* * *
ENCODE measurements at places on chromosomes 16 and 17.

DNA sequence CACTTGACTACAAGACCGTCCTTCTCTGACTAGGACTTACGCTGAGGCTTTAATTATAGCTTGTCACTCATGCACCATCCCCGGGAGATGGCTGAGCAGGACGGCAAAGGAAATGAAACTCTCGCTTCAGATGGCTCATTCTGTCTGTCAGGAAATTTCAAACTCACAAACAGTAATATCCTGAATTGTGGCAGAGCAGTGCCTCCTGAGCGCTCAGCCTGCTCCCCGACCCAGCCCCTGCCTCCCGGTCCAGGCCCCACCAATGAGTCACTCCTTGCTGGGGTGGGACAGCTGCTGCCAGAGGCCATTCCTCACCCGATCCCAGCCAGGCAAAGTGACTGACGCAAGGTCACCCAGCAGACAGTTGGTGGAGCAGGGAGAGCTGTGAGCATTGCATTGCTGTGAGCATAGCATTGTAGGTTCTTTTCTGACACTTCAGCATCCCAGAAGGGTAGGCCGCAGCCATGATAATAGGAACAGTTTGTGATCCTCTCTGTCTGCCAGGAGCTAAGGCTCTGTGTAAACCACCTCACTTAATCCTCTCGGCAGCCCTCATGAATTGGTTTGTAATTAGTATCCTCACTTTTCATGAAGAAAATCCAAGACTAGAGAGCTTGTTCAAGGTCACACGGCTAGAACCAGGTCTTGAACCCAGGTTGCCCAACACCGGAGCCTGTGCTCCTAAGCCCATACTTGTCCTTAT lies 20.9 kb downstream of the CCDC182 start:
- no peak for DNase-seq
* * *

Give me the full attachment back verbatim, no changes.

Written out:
ENCODE measurements at places on chromosomes 16 and 17.

DNA sequence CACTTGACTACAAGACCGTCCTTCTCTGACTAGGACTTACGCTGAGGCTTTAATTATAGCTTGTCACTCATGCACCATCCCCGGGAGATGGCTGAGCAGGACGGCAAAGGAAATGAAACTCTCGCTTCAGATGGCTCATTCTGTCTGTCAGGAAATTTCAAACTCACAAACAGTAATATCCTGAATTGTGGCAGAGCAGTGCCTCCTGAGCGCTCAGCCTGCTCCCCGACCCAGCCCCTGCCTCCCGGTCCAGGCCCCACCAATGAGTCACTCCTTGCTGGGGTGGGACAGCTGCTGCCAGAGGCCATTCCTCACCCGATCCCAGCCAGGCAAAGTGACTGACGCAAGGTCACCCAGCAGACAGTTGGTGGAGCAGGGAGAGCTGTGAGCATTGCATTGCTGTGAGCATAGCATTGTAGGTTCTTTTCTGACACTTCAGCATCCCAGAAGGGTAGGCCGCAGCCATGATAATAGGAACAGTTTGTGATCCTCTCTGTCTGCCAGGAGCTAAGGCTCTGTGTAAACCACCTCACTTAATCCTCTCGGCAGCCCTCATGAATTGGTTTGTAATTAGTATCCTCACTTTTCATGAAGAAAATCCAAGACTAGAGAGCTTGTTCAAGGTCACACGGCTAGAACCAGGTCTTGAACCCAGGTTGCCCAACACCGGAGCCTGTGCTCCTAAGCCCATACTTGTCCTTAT lies 20.9 kb downstream of the CCDC182 start:
- no peak for DNase-seq